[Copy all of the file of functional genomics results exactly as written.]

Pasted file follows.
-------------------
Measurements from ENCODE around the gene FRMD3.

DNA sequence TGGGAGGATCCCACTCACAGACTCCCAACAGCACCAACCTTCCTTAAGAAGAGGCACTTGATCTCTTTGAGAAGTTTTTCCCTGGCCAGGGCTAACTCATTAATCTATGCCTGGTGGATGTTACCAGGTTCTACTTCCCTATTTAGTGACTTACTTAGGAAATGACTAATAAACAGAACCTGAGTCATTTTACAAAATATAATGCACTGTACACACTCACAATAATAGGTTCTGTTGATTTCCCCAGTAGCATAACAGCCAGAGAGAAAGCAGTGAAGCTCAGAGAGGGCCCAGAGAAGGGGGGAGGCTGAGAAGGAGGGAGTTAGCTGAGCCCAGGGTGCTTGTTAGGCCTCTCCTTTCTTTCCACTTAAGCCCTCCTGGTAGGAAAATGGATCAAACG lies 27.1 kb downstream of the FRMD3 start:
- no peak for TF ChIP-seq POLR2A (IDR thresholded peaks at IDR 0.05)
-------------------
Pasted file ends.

Measurements from ENCODE around the gene FRMD3.

DNA sequence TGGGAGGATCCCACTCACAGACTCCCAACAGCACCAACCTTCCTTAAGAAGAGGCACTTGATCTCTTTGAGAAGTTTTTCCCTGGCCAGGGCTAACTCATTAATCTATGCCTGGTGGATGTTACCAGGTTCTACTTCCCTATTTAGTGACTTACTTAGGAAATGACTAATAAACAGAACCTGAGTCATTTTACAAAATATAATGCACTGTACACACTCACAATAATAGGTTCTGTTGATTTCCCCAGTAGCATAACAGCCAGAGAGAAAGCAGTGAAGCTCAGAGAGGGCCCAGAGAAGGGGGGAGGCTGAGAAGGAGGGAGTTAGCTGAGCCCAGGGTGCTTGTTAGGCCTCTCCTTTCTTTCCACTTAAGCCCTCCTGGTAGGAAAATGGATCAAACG lies 27.1 kb downstream of the FRMD3 start:
- no peak for TF ChIP-seq POLR2A (IDR thresholded peaks at IDR 0.05)